BEREA, Ohio -- From 25 different starting quarterbacks and season-ending injuries to recently added players in the early days of training camp to eight head coaches, Cleveland Browns fans have been through quite a lot since the team’s return to the National Football League in 1999.

And yet, game after game, season after season, fans flock to the team’s Berea headquarters for training camp, as well as FirstEnergy Stadium on Sundays in the fall for games, and that kind of support has been appreciated by Browns owner Jimmy Haslam.

“I think we have phenomenal fans,” Haslam said prior to Saturday’s practice in Berea.

“Phenomenal fans. The support, no matter where we are in the country, and particularly in northeastern Ohio and Cleveland, is really strong. And we’ll just continue to work hard every day to give them the kind of team they deserve, and I think we’ll get there. I’m very confident we will.”

The Browns have posted just two winning seasons and made one trip to the postseason since their return to the NFL, and under Haslam, the struggles of the organization have continued.

Over the last two years, the Browns have gone 4-28, and the record has not been much better since Haslam officially purchased the team in October of 2012.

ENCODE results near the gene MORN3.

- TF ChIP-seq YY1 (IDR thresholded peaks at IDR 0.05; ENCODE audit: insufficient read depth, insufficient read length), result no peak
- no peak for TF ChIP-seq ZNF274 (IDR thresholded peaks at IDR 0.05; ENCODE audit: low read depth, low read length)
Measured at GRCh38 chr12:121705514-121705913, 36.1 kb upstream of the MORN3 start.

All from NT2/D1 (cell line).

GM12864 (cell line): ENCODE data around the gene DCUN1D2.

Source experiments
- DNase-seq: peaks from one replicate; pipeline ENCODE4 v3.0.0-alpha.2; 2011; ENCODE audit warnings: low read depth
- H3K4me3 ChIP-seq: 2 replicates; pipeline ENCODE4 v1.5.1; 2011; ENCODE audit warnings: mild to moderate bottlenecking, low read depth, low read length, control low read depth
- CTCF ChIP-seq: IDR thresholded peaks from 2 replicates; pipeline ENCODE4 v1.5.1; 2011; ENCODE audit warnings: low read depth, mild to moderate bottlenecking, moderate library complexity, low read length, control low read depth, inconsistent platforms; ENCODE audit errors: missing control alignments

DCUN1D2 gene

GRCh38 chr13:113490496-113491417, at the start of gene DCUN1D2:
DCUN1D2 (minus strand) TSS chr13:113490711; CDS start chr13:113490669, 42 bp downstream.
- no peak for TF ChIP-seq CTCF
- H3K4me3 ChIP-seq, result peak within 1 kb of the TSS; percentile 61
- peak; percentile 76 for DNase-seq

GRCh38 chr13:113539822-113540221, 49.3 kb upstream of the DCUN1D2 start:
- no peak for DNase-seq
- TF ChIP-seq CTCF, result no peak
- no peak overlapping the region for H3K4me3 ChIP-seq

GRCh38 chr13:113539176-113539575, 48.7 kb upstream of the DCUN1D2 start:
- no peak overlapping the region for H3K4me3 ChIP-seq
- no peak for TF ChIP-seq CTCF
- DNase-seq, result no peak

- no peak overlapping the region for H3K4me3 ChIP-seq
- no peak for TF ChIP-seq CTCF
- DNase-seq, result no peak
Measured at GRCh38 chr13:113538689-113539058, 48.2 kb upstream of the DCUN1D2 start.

In four complete seasons under Haslam’s ownership, the Browns have posted a 15-49 record, which is tied with the Jacksonville Jaguars for the NFL’s worst mark over that same stretch. Factoring in the remaining games of the 2012 season after the closing of the sale, Haslam’s Browns have gone 19-54.

“Did I at the time? No, we had no clue,” Haslam said of the pain of Browns fans. “Dee and I had no clue. Do we realize it and share in that pain now? Absolutely. I think Dee says this as well or better than I do; we share in that pain and share in the responsibility for helping to erase that pain.”

At the same time that Haslam has owned the Browns, the NBA’s Cleveland Cavaliers and Major League Baseball’s Cleveland Indians have seen resurgences in their organizations.

Following the return of LeBron James in the summer of 2014, the Cavaliers have made three straight trips to the NBA Finals, including bringing home the city’s first major sports championship since 1964 with an historic win over the Golden State Warriors in the 2016 NBA Finals, and despite facing a multitude of injuries to their starting rotation last summer, the Indians made it all the way to Game 7 of the 2016 World Series.

“They set a good example for us,” Haslam said. “We don’t worry as much about that as we just focus on what we control and we’re entirely focused on building a better program and better football team here.”

Although being Cleveland’s most maligned sports organization has tested Haslam’s patience, he is committed to building the organization the right way so when things do turn around, the fans will be able to enjoy sustained success.

“We’ve obviously struggled since we’ve been here, but I don’t think what we’ve done over the last 12 months that you could point to anything that looks like a shortcut,” Haslam said. “Some people have said we should have been more aggressive in free agency or done this or done that, but whether it’s free agency or the draft, we’re trying to build things for the long run.”